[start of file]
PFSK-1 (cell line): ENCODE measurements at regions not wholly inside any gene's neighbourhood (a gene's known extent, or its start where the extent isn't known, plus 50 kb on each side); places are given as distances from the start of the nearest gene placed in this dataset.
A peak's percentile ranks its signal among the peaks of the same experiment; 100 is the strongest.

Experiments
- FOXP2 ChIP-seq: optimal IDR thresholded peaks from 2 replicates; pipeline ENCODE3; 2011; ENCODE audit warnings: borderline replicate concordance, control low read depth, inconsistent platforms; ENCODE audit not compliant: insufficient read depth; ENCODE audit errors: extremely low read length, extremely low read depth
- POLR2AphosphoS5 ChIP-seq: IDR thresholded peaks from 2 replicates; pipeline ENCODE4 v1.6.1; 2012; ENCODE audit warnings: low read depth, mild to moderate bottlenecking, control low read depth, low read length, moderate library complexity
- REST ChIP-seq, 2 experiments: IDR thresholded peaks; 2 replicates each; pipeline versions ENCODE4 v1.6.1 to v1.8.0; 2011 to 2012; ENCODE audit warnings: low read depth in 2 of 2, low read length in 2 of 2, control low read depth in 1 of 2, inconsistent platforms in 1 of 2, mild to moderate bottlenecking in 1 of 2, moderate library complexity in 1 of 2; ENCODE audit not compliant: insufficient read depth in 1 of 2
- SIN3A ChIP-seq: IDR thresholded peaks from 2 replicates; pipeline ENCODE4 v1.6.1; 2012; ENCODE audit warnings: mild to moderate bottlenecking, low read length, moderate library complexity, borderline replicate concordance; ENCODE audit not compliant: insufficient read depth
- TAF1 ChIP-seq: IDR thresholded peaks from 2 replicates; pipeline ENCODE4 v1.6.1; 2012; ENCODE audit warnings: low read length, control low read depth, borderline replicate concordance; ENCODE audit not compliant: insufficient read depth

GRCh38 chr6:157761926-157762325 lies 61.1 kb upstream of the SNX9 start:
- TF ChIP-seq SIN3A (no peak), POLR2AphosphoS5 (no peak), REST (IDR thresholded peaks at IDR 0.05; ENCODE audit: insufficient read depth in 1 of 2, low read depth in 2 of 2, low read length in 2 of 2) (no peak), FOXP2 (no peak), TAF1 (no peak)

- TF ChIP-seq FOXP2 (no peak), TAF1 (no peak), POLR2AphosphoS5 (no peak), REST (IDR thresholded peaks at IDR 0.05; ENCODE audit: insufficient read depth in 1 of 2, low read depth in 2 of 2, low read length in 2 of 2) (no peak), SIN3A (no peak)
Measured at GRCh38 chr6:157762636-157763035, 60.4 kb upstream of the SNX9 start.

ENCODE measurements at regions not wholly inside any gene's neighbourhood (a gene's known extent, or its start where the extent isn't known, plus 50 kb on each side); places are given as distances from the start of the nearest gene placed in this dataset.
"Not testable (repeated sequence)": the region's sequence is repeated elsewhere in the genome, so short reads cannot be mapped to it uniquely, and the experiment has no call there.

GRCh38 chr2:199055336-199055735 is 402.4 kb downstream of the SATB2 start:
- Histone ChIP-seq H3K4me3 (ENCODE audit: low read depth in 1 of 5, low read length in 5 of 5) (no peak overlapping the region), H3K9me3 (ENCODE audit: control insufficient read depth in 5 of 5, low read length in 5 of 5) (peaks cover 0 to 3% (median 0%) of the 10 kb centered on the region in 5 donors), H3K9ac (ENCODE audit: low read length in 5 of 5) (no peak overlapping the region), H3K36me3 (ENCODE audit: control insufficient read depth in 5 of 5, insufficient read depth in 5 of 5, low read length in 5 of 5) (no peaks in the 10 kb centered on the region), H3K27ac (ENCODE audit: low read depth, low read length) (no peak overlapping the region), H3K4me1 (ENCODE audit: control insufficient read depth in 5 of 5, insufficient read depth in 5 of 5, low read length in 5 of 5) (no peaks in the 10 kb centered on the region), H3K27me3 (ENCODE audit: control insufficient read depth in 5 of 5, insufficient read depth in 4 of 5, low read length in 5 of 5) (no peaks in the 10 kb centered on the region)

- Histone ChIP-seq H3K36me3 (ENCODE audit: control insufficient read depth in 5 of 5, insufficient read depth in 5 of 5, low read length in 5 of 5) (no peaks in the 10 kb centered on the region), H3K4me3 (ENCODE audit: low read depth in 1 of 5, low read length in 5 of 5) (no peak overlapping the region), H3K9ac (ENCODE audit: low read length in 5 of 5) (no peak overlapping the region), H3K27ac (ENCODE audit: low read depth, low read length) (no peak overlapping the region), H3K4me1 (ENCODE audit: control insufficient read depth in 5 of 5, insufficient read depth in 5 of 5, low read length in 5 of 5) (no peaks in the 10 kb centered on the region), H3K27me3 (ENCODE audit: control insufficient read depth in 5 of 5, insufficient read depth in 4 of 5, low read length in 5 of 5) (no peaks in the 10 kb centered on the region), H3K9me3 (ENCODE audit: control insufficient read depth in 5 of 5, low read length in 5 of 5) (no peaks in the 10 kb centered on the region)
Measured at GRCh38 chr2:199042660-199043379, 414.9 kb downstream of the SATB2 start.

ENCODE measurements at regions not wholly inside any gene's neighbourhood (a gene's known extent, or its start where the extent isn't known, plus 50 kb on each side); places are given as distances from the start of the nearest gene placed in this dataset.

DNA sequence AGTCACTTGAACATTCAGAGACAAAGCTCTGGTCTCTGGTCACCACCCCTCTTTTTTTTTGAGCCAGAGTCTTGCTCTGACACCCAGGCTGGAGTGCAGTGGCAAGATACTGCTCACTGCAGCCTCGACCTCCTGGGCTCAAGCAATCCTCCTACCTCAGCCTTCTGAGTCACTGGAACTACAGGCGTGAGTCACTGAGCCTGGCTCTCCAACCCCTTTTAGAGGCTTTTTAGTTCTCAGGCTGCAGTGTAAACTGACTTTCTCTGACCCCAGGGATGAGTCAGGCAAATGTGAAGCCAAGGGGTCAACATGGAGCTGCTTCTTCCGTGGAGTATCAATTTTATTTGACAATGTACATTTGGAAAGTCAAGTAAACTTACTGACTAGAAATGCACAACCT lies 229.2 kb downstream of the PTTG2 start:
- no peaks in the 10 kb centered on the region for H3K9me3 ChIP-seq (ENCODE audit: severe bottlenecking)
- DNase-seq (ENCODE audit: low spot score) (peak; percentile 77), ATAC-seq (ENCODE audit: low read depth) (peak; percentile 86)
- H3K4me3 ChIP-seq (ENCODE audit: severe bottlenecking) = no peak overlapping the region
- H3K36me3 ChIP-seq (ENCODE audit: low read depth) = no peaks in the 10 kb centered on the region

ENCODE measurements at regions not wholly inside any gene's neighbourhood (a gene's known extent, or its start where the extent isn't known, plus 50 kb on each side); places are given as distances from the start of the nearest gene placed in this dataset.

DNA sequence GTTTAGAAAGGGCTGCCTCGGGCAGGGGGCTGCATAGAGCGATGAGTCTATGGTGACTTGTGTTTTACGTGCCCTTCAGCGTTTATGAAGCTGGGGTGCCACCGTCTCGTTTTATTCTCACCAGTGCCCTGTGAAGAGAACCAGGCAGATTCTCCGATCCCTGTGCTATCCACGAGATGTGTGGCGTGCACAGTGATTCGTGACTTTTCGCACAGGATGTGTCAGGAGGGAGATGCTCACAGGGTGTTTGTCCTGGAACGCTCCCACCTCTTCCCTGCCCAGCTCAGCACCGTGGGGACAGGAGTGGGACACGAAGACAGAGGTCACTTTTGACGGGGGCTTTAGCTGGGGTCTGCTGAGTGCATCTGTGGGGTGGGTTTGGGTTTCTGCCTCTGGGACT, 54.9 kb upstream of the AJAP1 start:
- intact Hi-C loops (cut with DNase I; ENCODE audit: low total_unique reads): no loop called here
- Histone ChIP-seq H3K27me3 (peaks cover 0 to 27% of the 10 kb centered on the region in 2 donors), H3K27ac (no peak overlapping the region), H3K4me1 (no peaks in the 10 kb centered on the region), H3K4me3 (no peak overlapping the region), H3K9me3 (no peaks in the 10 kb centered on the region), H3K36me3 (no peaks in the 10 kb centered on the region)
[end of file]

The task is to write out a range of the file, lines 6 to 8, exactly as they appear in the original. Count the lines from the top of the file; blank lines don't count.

- REST ChIP-seq, 2 experiments: IDR thresholded peaks; 2 replicates each; pipeline versions ENCODE4 v1.6.1 to v1.8.0; 2011 to 2012; ENCODE audit warnings: low read depth in 2 of 2, low read length in 2 of 2, control low read depth in 1 of 2, inconsistent platforms in 1 of 2, mild to moderate bottlenecking in 1 of 2, moderate library complexity in 1 of 2; ENCODE audit not compliant: insufficient read depth in 1 of 2
- SIN3A ChIP-seq: IDR thresholded peaks from 2 replicates; pipeline ENCODE4 v1.6.1; 2012; ENCODE audit warnings: mild to moderate bottlenecking, low read length, moderate library complexity, borderline replicate concordance; ENCODE audit not compliant: insufficient read depth
- TAF1 ChIP-seq: IDR thresholded peaks from 2 replicates; pipeline ENCODE4 v1.6.1; 2012; ENCODE audit warnings: low read length, control low read depth, borderline replicate concordance; ENCODE audit not compliant: insufficient read depth